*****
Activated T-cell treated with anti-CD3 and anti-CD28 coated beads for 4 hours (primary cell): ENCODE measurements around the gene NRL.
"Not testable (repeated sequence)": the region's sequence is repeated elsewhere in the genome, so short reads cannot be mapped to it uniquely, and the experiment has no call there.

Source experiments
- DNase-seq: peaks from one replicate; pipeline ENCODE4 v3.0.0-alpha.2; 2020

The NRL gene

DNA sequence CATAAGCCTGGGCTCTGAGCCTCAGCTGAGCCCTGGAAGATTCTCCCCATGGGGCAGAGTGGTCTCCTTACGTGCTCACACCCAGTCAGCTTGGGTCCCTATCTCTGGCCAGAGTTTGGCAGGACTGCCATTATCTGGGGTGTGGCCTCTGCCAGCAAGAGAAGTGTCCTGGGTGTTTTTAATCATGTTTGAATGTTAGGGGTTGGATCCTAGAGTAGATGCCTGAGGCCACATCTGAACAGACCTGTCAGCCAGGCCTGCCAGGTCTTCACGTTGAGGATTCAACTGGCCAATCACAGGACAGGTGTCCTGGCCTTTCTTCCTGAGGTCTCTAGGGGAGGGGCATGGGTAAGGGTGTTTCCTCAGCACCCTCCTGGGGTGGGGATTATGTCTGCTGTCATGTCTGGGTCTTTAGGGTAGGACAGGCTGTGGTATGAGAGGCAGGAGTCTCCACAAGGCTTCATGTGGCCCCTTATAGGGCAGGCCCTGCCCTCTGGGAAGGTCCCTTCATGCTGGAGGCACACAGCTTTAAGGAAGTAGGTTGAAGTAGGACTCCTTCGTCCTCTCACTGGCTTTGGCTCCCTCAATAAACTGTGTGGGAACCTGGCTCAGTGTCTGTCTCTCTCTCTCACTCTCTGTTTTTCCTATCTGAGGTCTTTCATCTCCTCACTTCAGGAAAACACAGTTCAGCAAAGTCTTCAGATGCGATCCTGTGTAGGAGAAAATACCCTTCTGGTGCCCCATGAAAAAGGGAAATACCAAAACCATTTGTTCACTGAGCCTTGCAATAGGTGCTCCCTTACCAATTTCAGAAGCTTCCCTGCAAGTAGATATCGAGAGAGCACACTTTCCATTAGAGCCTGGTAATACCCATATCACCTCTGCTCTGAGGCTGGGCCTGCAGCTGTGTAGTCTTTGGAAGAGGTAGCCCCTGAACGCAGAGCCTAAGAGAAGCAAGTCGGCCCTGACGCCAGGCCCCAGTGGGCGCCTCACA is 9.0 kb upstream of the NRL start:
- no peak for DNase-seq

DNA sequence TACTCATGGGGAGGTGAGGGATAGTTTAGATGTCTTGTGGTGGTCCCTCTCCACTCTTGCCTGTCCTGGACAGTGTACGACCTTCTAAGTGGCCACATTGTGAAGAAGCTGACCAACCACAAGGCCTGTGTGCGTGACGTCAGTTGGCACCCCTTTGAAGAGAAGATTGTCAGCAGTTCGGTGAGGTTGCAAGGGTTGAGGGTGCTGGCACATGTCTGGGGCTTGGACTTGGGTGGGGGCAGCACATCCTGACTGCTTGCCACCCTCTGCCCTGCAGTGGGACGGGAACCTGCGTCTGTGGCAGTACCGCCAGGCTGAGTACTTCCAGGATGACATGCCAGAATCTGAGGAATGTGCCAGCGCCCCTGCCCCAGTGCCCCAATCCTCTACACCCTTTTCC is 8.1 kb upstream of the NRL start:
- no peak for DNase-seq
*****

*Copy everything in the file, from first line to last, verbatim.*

Activated T-cell treated with anti-CD3 and anti-CD28 coated beads for 4 hours (primary cell): ENCODE measurements around the gene NRL.
"Not testable (repeated sequence)": the region's sequence is repeated elsewhere in the genome, so short reads cannot be mapped to it uniquely, and the experiment has no call there.

Source experiments
- DNase-seq: peaks from one replicate; pipeline ENCODE4 v3.0.0-alpha.2; 2020

The NRL gene

DNA sequence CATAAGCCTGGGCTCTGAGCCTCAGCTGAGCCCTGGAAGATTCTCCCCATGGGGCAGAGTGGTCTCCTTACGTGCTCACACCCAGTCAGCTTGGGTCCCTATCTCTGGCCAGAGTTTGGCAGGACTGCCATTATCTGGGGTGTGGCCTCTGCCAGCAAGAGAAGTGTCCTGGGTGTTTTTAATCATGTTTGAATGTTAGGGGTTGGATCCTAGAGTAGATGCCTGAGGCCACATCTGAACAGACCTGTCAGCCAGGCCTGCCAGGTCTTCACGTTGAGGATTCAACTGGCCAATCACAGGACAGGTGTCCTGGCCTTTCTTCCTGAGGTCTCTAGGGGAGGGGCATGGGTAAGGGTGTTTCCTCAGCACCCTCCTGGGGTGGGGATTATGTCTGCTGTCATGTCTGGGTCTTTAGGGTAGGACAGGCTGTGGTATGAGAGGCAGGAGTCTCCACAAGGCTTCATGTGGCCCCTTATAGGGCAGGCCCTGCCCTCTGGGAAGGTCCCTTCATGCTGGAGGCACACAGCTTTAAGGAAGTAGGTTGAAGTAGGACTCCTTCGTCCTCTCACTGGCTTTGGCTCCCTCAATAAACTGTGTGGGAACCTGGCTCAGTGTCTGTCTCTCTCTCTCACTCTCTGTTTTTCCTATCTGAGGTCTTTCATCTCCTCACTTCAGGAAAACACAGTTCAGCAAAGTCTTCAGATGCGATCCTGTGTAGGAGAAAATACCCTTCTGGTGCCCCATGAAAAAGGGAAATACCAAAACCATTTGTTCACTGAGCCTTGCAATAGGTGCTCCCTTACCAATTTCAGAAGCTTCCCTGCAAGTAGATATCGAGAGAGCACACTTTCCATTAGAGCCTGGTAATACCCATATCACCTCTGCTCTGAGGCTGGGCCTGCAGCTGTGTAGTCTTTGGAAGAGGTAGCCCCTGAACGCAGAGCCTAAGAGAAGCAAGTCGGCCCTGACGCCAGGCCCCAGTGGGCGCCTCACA is 9.0 kb upstream of the NRL start:
- no peak for DNase-seq

DNA sequence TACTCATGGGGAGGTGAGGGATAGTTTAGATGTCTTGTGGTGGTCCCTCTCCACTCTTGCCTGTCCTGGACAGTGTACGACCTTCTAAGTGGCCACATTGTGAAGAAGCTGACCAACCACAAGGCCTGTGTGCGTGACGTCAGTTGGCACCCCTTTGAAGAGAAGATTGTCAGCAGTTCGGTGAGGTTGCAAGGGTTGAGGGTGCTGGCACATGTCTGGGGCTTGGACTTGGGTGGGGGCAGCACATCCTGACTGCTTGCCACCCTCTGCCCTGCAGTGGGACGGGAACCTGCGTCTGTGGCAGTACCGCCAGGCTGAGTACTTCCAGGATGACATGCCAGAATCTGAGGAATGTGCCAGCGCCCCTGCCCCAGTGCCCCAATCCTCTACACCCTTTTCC is 8.1 kb upstream of the NRL start:
- no peak for DNase-seq